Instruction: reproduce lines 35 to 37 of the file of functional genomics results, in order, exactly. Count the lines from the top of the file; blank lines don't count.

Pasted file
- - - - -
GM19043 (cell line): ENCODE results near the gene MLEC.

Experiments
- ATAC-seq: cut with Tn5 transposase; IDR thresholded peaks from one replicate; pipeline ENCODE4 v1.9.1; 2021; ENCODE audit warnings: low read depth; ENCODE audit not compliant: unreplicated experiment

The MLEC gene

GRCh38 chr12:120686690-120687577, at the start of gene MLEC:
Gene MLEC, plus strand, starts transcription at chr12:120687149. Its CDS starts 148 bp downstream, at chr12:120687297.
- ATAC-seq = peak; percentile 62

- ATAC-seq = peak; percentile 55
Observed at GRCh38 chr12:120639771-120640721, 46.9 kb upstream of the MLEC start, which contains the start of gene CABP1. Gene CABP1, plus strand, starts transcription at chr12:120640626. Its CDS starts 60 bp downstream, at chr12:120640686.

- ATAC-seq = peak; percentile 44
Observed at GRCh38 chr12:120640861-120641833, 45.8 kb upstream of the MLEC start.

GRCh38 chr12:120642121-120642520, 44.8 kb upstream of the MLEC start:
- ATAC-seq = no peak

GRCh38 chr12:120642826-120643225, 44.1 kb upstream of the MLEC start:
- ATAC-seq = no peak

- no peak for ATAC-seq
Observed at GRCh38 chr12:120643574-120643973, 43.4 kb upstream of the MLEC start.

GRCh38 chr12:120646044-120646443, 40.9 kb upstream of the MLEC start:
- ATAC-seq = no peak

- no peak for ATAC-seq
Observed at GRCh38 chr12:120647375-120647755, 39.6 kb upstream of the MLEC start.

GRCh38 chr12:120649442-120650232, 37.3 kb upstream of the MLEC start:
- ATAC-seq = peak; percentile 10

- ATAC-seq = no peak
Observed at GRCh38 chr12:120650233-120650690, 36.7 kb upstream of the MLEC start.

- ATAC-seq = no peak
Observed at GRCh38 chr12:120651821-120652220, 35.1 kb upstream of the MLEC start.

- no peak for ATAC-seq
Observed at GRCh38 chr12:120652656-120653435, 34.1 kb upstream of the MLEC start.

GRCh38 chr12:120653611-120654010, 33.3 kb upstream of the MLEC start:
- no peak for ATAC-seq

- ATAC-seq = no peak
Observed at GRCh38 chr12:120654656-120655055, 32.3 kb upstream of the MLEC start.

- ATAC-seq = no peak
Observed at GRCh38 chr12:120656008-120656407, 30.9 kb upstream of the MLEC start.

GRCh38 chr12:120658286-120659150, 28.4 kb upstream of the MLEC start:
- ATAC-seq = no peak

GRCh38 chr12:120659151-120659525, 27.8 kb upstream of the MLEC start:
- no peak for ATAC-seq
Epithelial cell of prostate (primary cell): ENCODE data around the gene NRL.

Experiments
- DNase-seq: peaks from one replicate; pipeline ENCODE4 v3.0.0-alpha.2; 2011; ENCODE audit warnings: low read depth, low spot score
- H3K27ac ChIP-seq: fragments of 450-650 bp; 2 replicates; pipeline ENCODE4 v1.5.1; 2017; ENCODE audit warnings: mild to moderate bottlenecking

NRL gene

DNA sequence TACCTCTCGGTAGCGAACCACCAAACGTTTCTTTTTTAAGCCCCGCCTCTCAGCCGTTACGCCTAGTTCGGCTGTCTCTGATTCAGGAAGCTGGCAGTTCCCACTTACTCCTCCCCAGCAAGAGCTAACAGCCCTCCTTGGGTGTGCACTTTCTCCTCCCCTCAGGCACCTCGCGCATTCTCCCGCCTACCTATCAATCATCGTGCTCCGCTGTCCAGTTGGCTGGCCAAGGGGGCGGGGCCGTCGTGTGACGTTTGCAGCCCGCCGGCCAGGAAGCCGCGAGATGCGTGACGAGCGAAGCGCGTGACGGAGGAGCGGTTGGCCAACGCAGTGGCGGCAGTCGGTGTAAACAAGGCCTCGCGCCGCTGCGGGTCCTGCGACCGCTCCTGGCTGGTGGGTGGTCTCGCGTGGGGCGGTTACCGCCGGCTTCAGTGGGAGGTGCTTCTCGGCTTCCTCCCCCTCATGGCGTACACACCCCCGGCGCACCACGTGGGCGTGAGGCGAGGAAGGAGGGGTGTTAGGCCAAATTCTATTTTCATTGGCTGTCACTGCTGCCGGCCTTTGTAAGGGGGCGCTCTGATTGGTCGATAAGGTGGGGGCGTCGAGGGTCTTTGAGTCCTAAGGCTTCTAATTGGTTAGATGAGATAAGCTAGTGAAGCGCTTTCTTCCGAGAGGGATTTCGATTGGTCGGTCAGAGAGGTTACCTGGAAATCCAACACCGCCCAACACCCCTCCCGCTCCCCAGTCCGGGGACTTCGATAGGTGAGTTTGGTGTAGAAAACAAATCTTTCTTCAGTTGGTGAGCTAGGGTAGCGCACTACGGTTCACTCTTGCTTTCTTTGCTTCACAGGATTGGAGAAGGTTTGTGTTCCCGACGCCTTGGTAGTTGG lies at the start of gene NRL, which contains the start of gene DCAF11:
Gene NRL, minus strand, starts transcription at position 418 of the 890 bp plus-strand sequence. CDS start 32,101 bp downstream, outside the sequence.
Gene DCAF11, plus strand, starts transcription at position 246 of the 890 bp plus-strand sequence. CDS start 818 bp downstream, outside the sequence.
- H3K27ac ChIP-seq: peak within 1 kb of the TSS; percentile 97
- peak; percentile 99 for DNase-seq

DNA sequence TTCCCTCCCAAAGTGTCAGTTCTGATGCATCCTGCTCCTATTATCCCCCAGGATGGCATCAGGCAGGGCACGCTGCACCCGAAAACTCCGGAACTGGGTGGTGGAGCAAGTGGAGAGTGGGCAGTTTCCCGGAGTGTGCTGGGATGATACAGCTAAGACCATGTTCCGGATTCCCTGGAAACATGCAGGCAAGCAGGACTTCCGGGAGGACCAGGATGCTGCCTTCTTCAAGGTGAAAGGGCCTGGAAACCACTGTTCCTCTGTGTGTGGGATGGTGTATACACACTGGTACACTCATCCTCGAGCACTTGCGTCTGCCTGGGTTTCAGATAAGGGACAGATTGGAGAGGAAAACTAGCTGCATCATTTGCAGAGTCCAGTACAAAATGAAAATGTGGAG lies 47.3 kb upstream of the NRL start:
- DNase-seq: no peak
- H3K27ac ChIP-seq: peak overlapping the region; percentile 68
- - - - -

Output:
Observed at GRCh38 chr12:120656008-120656407, 30.9 kb upstream of the MLEC start.

GRCh38 chr12:120658286-120659150, 28.4 kb upstream of the MLEC start:
- ATAC-seq = no peak